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The California Civil Rights Council Approves Changes to Criminal Records Regulations

16 Aug


Update Applicable to:

All employers with 5 or more employees who have workers in California (for multi-state employers, the employee count applies even if the employer has less than 5 employees working in California)

What happened?

On July 24, 2023, the Office of Administrative Law approved the California Civil Rights Council’s proposed modifications to the Fair Employment and Housing Act (FEHA) regulations governing the consideration of a job applicant’s criminal history in hiring decisions. The changes are set to take effect on October 1, 2023.

What are the details?

Key Amendments to FEHA Regulations:

  1. Prohibition of Consideration of Criminal History Prior to Conditional Offer: Employers are generally prohibited from inquiring about or using an applicant’s criminal history before making a conditional job offer. Exceptions apply only when the employer is legally required to conduct criminal background checks.
  2. Requirements for Rescinding a Conditional Job Offer Based on Conviction History: The Council introduced additional factors for an individualized assessment when an employer intends to rescind a conditional job offer due to the applicant’s conviction history. Applicants may voluntarily provide evidence of rehabilitation or mitigating circumstances during the assessment.
  3. Employers Seeking the Work Opportunity Tax Credit: Employers applying for the Work Opportunity Tax Credit must maintain related forms, documents, and information in confidential files separate from the applicant’s general personnel file and may not use or disseminate this information for other purposes.
  4. Expanded Definitions: The definition of “Applicant” now includes existing employees who apply for a different position within their current organization. The definition of “Employer” includes entities that evaluate an applicant’s conviction history on behalf of an employer, staffing agencies, and entities that select workers from a pool or availability list.

For more information, please see the links below:

Law Firm Article 1, Article 2

California Regulatory Notice Register (PDF)

Notice – Fair Employment and Housing Council’s Modifications to Employment Regulations Regarding Criminal History (PDF)

Initial Statement of Reasons (PDF)

Text of Proposed Modifications to Employment Regulations Regarding Criminal History (PDF)

Modified Text of Proposed Modifications to Employment Regulations Regarding Criminal History (PDF)

Further Modifications to Employment Regulations Regarding Criminal History (PDF)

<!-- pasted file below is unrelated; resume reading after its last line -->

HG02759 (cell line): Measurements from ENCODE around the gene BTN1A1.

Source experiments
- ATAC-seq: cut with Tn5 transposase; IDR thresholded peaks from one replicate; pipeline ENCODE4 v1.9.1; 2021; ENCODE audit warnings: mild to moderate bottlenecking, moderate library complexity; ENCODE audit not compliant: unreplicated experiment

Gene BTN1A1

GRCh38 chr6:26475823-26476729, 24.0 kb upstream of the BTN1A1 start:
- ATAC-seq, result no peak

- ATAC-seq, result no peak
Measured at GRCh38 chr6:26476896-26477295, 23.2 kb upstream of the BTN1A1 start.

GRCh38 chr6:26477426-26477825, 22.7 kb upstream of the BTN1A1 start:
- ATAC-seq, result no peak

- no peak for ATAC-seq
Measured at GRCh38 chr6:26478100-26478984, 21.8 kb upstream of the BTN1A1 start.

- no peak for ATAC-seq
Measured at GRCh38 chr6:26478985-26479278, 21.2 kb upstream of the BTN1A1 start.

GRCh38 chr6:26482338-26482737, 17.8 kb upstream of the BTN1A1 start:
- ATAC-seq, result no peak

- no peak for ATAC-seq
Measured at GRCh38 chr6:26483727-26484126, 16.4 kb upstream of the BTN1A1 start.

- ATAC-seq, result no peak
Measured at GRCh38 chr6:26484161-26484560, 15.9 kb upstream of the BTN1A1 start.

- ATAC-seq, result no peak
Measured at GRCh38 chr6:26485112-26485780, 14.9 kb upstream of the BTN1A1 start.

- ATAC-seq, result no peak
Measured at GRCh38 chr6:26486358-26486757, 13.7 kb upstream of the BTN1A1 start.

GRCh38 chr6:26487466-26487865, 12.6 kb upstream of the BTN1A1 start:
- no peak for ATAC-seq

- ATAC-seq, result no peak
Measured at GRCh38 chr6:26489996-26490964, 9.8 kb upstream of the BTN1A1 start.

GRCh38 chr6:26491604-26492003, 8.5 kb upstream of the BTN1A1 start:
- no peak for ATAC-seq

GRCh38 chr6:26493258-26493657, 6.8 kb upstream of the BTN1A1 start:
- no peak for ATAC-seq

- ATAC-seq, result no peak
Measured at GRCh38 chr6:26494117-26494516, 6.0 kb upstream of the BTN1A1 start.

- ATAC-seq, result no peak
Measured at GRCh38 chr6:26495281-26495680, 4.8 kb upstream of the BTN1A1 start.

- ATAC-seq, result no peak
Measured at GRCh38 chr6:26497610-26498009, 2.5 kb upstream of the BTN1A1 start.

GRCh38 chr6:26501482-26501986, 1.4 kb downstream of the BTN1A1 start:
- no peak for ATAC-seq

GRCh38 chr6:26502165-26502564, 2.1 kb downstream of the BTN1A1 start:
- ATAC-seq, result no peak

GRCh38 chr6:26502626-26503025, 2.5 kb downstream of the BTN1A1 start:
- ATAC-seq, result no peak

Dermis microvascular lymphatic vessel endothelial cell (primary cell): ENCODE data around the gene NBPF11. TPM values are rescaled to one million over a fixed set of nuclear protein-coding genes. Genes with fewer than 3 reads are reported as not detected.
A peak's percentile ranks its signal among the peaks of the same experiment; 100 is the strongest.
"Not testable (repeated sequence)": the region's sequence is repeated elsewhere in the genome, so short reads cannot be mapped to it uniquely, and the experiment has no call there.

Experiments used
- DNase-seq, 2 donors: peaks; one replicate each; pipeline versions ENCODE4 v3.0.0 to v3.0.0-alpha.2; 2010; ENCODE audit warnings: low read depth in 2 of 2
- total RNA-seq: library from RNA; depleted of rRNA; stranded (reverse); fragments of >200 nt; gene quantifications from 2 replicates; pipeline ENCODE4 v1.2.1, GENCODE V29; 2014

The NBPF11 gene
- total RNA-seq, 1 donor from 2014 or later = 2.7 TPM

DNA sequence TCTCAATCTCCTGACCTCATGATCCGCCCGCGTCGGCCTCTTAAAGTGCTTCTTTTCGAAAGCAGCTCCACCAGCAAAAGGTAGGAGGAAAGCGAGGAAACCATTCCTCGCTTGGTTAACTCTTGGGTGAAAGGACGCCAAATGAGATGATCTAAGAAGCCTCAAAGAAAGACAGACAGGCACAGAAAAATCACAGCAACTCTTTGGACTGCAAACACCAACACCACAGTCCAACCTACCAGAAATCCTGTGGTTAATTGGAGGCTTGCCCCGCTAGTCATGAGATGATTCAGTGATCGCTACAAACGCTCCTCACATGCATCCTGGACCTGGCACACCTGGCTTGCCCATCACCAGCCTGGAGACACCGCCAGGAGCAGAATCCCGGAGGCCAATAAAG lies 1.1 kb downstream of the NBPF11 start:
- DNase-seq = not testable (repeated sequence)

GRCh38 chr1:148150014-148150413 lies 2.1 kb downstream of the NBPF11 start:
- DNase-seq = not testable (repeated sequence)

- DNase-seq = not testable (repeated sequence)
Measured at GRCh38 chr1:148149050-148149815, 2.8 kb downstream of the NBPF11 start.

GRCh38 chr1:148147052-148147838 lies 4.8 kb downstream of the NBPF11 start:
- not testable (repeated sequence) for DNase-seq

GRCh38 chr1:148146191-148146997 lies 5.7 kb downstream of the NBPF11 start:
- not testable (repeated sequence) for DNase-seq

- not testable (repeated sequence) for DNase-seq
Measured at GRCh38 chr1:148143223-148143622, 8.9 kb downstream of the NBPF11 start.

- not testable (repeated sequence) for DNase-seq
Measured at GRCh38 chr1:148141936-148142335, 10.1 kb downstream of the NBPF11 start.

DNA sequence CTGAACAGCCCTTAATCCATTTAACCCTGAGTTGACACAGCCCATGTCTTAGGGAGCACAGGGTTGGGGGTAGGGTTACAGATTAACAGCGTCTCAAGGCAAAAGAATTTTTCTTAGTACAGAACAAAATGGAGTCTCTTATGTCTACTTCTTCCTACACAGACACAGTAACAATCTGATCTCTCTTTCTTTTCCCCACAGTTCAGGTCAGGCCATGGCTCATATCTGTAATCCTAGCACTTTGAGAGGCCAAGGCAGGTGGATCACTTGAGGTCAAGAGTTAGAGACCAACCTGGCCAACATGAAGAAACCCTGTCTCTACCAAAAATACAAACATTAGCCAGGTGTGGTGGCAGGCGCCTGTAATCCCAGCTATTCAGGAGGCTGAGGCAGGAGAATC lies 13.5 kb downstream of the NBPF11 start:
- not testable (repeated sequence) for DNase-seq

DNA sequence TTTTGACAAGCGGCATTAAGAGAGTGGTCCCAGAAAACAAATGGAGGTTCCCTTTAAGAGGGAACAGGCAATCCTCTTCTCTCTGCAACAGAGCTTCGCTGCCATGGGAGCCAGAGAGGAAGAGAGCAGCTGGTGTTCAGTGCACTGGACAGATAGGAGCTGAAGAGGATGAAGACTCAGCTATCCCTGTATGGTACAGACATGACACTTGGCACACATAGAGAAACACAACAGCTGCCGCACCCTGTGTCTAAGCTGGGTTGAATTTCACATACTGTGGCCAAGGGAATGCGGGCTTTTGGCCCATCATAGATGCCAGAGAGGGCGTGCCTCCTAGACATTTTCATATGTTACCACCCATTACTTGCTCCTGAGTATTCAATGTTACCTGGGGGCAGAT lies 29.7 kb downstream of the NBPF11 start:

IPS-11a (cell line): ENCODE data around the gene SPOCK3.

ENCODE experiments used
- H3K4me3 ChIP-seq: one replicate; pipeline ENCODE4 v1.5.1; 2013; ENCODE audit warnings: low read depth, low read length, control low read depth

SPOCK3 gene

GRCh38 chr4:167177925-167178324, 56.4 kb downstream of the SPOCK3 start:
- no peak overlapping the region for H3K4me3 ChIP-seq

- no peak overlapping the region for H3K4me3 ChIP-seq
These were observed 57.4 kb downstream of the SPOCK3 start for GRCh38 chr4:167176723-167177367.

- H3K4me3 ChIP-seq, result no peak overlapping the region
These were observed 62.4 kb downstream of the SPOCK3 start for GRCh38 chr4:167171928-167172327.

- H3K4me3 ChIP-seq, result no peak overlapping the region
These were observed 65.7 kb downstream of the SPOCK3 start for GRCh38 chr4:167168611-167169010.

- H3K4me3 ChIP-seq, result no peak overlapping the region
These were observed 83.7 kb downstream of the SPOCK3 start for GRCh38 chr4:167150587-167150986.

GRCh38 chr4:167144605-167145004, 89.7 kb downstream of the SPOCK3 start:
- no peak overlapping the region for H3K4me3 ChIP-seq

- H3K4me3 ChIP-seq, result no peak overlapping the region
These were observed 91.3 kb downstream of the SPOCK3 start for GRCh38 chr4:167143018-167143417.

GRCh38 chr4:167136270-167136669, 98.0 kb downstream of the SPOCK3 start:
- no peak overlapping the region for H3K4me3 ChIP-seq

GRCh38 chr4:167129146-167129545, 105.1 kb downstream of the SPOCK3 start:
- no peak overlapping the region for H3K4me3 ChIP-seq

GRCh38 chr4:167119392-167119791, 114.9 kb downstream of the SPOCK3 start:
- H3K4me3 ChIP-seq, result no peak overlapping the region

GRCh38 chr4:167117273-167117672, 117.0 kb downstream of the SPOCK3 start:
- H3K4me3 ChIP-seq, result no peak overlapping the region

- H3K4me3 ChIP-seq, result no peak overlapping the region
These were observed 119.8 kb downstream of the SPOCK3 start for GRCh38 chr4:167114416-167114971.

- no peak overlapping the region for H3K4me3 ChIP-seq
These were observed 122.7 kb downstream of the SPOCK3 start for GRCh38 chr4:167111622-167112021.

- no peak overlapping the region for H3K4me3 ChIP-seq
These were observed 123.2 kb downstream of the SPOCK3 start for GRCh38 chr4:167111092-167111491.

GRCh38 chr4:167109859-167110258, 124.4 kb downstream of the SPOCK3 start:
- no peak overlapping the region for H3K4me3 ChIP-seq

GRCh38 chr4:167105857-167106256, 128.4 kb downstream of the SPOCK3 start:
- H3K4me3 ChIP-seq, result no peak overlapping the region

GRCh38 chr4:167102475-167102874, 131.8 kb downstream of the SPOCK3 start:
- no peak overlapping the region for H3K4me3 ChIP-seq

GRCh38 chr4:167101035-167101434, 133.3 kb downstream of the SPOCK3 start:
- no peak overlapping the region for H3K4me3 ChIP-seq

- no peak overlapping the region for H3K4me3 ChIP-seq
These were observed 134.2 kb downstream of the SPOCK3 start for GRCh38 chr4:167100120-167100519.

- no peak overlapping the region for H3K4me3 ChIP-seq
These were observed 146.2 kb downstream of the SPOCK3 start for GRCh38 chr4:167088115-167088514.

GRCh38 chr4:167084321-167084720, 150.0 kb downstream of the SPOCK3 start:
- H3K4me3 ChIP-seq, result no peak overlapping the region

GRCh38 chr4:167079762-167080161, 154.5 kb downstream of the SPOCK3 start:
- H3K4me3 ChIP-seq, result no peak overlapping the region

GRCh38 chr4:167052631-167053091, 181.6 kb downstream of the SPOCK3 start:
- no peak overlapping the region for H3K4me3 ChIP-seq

Additional Modifications to Text of Proposed Modifications to Employment Regulations Regarding Criminal History (PDF)

Final Statement of Reasons (PDF)

Final Text (PDF)

Notice of Approval (PDF)

What do employers need to do?

Employers in California relying on criminal background checks for vetting candidates must be aware of the revised FEHA regulations coming into effect on October 1, 2023. The changes aim to ensure fair and equitable hiring practices, and employers should review their policies, procedures, and screening-related documents to comply with the new guidelines. Additionally, staying informed about ongoing developments on this topic nationwide is crucial in light of the growing number of laws and ordinances affecting employment practices.

Need help understanding how changes to employment laws will affect your business?

Learn more about how Vensure's California PEO services can help you navigate complex employment laws and keep your business compliant.

This communication is intended solely for the purpose of conveying information. The present post might incorporate hyperlinks directing readers to websites managed by third-party entities. The inclusion of any links within this communication is meant to serve as points of reference and could encompass opinion articles from various law firms, articles from HR associations, official websites, news releases, and documents of government agencies, and other relevant third-party sources. Vensure has no authority over these external websites and bears no responsibility for their content. Furthermore, Vensure does not endorse the materials present on these websites. The contents of this communication should not be interpreted as legal advice or as a legal standpoint concerning specific facts or scenarios. Nor should it be deemed an exhaustive compilation of facts potentially pertinent to federal, state, or local laws. It is strongly advised that employers solicit legal guidance from an employment attorney when undertaking actions in response to any legal updates provided. This is due to the possibility of future alterations occurring in federal, state, and local laws, regulations, as well as the directives and guidelines issued by governing agencies. These changes may transpire at any given time, potentially rendering certain portions of the content within this update void or inaccurate.

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